<p>I have had a similar experience and decided to do some research. Apparently Chase allowed Bernie Madoff to do BILLIONS of dollars in check kiting and transferring of huge amounts of money &amp; Chase never filed an SAR (suspicious acts report) UNTIL AFTER Madoff was arrested. So then gov put Chase on big time notice to change it's ways or else! They have been charged with felonies so to avoid more than the 42 million they paid in fines AND prosecution, they now implemented their "cash deposit rules" and blame it on the government. This whole mess was Chase's fault. Additionally, 10 young Chase employees in their "tech" dept have died under suspicious circumstances since 2014. Chase's very high level of money laundering benefited them until they were caught ... the powers that be in banking made the decisions to not send in an SAR to the SEC/Treasury because my husband and I know from personal banking experience, the SAR is an automatic filing unless someone from on high says "don't file it". me 20 yrs in banking &amp; hubby 50 Yrs in banking. It's Chases own CRIMINAL ACTIVITY which now requires us to show ID for a measly $200 cash deposit. research for yourself ...google Chase Bernie Madoff involvement or why we have to show ID for cash deposits or do all banks require ID or young employees dying at Chase. Play with it &amp; you will find why YOU have to show ID!</p>
dallasgombash
Wednesday, 03 Aug 2016 6:13 PM
<p>One of the solutions is for you to open up a chase account and pay $12 a month in fees just to have it open?</p>
johnrigdon
Saturday, 23 Jul 2016 8:27 PM
<p>Today I encountered one of the stupidist things I've heard from in a bank and a poor excuse for customer service. I tried to deposit a measley $260 in my wife's account at Chase and they would not accept the cash deposit. How stupid is that? And what a poor excuse for customer service!!! We have dealt with this bank for years and have thousands of dollars deposited with them and their investment branch. Monday morning it ALL gets moved to a real bank. Never again will I deal with these idiots.</p>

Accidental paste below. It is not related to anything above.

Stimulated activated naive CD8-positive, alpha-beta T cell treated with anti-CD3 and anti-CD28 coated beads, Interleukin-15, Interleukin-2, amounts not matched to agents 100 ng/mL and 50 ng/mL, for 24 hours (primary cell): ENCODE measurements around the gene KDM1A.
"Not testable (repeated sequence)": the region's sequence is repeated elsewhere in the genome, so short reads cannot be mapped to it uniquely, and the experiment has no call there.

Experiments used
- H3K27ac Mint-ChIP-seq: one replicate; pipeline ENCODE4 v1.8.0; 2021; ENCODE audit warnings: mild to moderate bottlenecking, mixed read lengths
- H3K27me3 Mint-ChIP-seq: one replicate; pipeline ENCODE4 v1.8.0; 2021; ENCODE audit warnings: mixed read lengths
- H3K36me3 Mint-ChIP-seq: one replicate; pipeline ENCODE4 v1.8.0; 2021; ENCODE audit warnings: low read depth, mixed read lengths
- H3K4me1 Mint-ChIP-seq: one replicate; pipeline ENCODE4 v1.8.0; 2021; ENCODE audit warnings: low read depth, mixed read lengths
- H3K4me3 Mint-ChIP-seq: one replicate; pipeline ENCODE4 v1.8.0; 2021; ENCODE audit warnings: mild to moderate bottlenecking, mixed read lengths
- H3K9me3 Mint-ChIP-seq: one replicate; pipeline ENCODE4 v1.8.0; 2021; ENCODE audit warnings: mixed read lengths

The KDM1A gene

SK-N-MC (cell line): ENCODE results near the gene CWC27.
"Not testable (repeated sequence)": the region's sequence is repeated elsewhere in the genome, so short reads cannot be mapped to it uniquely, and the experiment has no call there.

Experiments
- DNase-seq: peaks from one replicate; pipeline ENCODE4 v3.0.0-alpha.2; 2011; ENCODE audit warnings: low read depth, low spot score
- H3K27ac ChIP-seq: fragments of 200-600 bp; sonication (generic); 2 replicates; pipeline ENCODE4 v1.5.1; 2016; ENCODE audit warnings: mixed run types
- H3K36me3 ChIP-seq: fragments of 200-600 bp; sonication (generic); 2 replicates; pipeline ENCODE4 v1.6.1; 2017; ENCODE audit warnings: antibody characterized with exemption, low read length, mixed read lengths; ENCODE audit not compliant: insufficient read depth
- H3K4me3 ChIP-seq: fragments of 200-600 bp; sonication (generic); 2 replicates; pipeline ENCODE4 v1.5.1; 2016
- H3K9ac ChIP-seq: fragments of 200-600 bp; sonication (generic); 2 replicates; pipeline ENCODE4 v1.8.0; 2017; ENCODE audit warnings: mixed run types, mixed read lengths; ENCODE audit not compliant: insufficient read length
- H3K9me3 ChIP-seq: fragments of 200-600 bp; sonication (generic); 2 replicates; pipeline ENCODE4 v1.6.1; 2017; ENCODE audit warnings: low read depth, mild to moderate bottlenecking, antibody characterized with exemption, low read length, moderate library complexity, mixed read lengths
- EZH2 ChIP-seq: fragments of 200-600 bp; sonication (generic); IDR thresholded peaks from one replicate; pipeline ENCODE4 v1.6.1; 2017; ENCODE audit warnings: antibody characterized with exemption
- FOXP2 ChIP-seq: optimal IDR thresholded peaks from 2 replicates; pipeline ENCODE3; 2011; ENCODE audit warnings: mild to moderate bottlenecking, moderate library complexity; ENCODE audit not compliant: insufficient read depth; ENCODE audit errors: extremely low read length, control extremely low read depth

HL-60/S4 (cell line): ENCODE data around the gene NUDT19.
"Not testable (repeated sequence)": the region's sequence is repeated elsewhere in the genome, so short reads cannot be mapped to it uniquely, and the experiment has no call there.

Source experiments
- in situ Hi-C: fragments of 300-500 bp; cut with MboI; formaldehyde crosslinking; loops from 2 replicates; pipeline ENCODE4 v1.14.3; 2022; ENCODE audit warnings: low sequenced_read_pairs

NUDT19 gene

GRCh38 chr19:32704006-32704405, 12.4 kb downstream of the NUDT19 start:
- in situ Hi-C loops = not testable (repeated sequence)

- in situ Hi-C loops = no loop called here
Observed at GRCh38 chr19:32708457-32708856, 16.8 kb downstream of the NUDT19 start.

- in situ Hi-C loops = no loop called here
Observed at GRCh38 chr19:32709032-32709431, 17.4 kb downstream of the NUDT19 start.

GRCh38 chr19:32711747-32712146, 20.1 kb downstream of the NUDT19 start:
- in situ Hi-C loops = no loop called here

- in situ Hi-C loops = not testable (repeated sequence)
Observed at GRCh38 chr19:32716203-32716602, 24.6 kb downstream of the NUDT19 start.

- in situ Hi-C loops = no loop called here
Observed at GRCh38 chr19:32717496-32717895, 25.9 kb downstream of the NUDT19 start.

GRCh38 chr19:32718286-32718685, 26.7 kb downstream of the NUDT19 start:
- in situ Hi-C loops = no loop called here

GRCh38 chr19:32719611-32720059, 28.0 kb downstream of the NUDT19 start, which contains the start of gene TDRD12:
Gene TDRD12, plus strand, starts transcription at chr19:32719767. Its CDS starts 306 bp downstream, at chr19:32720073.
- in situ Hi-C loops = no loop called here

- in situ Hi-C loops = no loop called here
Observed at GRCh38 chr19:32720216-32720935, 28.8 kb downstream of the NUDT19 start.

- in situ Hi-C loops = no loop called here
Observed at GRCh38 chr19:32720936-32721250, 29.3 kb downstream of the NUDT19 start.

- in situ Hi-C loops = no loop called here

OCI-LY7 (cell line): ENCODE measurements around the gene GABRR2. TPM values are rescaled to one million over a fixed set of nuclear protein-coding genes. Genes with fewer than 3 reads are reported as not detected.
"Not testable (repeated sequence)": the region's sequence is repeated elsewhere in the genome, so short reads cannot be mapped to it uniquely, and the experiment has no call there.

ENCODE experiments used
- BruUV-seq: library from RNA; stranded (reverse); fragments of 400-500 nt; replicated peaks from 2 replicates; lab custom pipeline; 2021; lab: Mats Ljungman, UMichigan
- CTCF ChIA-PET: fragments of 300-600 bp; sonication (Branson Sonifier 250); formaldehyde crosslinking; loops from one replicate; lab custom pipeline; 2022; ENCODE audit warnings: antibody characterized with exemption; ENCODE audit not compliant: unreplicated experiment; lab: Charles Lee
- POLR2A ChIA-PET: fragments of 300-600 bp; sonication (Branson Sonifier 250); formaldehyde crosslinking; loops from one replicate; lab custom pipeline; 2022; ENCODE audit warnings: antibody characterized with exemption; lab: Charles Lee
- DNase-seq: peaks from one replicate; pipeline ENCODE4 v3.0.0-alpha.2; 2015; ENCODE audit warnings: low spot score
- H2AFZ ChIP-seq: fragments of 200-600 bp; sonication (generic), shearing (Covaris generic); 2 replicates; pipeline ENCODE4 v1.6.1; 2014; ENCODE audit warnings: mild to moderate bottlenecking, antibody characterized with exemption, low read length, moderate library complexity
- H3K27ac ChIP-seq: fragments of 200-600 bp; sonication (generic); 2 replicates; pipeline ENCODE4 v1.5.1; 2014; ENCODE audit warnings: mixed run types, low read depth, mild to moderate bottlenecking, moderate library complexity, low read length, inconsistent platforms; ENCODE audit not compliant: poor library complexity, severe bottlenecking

disqus_bVeMKCt5Sh
Wednesday, 20 Jul 2016 6:57 PM
<p>I just had this happen at Bank of America. I cashed some checks and needed to add the cash to my landlords account. They asked for my ID back to make the deposit. There is no reason to ask individuals for ID when depositing a couple hundred bucks. This is over-reach plain and simple. And stating that it is to combat money laundering is ridiculous.</p>
hordeplayer
Monday, 20 Jun 2016 10:05 PM
<p>Exactly, I've been saying for years, long before the mortgage melt down, that people need to get out of the big banks and move to local credit unions or smaller community banks. These huge financial institutions won't be huge anymore if we all moved our money to other smaller institutions.</p>
hordeplayer
Monday, 20 Jun 2016 10:04 PM
<p>Refinance at your local credit union/community bank. We need to take business away from these big banks. We have to hit them in the pocket book. It's the only way to make them change.</p>
trishfalkgambucci
Wednesday, 08 Jun 2016 10:58 PM
<p>I just tried to deposit $50 cash in my daughters account and was refused! Ridiculous! I will never do business with these people EVER!</p>
donnieebarnes
Monday, 06 Jun 2016 12:04 PM
<p>That's rude and presumptuous. You never know someone's story, so don't judge.</p>
Saturday, 23 Apr 2016 3:44 AM
<p>Chase Bank's night drops are locked, and only business clients can get a key.</p>
Thursday, 31 Mar 2016 4:38 AM
<p>I smell a pretentious !d!ot.</p>
lilsuzq32
Saturday, 05 Mar 2016 8:26 PM
<p>Set it up in your bill pay through the bank where you have your checking account ... or, seal the cash in an envelope with a loan payment slip, and leave it in the night depository (*not* the ATM).</p>
lilsuzq32
Saturday, 05 Mar 2016 8:25 PM
<p>Um ... why not put the cash with a deposit slip, and put it into the night deposit box (*not* the ATM). How would the bank know *WHO* made the deposit then???</p>
disqus_pAtCcu9abJ
Saturday, 05 Mar 2016 7:59 PM